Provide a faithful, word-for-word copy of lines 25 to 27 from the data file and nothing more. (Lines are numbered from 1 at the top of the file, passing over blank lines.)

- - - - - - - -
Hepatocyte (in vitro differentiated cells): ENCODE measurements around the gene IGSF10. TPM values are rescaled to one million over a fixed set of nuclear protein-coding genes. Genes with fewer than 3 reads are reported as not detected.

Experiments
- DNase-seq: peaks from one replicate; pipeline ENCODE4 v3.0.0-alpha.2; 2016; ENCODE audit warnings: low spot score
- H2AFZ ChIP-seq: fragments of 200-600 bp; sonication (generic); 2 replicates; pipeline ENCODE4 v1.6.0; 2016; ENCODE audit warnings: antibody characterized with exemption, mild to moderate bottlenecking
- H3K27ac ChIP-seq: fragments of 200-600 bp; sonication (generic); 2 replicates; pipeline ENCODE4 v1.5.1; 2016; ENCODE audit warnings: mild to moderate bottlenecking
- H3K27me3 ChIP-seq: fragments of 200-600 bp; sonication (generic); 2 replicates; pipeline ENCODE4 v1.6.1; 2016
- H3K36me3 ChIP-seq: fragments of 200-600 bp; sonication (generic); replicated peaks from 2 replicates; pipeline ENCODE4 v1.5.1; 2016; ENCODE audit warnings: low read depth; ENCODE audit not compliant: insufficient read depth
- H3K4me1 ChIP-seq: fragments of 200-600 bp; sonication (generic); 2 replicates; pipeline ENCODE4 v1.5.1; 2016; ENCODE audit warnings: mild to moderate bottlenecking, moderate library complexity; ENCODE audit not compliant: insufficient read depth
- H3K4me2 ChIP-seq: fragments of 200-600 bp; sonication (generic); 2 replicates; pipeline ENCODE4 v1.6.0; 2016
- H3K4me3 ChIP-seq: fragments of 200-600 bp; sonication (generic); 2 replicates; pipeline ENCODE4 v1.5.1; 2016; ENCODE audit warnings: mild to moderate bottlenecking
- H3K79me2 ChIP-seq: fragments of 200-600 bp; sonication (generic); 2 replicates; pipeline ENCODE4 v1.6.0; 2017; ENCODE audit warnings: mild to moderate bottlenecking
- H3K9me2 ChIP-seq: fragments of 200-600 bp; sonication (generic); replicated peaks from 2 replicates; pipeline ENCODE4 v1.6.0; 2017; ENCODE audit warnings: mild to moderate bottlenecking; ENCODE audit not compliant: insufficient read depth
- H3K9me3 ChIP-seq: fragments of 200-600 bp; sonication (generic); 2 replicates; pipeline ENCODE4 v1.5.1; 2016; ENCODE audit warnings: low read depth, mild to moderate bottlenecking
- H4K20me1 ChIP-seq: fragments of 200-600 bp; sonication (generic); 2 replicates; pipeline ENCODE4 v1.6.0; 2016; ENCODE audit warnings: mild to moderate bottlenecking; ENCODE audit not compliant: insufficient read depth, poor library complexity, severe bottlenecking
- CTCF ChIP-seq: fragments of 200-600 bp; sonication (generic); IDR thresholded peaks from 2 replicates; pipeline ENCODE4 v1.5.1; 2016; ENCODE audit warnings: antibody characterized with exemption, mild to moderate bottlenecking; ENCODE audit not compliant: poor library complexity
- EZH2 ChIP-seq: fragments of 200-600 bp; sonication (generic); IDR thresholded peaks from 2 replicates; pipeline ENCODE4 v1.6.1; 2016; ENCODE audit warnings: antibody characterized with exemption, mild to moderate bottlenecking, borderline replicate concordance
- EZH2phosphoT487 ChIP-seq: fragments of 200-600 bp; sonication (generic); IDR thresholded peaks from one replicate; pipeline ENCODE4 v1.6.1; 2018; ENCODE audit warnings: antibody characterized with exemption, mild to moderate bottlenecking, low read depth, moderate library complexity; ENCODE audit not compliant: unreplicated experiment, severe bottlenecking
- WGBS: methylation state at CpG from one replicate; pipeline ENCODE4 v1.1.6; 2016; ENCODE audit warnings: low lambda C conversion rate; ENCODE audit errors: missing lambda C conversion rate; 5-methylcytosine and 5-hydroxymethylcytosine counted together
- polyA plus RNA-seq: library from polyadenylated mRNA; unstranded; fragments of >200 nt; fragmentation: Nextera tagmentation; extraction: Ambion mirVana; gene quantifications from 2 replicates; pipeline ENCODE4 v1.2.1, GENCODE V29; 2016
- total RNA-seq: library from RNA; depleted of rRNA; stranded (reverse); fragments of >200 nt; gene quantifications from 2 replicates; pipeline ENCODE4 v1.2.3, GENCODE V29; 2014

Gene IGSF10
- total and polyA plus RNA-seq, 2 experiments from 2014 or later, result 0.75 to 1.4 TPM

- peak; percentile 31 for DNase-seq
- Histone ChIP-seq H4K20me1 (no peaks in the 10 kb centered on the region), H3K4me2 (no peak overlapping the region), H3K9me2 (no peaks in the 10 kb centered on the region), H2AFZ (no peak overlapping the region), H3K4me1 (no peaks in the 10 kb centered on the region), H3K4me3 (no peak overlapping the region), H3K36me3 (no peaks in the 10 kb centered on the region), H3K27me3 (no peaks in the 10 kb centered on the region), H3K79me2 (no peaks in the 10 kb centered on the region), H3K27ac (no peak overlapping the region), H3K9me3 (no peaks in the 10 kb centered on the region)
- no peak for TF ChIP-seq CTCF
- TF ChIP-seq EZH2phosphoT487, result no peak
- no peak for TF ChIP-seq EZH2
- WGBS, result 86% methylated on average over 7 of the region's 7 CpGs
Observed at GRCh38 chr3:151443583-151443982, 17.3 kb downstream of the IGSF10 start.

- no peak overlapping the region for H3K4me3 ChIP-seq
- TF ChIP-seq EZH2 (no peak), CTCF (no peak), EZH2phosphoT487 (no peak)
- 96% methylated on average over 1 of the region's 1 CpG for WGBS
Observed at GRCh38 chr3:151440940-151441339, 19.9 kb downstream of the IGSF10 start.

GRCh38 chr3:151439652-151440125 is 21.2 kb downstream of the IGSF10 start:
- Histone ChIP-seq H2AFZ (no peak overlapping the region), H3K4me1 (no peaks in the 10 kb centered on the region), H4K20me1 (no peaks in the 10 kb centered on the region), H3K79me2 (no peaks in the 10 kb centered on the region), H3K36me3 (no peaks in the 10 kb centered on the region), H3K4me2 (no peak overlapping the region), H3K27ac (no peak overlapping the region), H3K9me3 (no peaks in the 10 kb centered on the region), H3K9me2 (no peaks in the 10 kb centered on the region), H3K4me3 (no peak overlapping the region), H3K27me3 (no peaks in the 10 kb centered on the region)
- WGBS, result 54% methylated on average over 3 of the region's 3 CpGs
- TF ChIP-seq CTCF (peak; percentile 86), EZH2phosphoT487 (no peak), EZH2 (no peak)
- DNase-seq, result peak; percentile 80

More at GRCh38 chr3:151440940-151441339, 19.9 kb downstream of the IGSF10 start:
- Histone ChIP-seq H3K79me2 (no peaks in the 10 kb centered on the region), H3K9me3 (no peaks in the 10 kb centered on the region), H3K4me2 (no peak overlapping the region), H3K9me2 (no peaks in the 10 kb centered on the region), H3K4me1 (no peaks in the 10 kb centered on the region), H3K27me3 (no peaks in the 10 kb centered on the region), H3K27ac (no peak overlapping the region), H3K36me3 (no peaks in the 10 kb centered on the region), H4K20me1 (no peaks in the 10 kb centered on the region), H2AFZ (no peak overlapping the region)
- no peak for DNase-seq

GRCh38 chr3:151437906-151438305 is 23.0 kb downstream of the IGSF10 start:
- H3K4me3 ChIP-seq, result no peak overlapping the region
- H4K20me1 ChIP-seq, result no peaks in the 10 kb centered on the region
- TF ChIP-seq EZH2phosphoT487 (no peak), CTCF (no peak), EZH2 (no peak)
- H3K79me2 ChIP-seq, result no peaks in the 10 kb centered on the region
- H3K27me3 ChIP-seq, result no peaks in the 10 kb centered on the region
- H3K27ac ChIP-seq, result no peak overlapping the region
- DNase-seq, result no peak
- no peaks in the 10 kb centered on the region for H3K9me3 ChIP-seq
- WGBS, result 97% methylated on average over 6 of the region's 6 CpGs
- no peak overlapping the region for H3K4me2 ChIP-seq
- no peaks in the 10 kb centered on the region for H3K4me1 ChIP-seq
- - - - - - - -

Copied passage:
- no peak for TF ChIP-seq CTCF
- TF ChIP-seq EZH2phosphoT487, result no peak
- no peak for TF ChIP-seq EZH2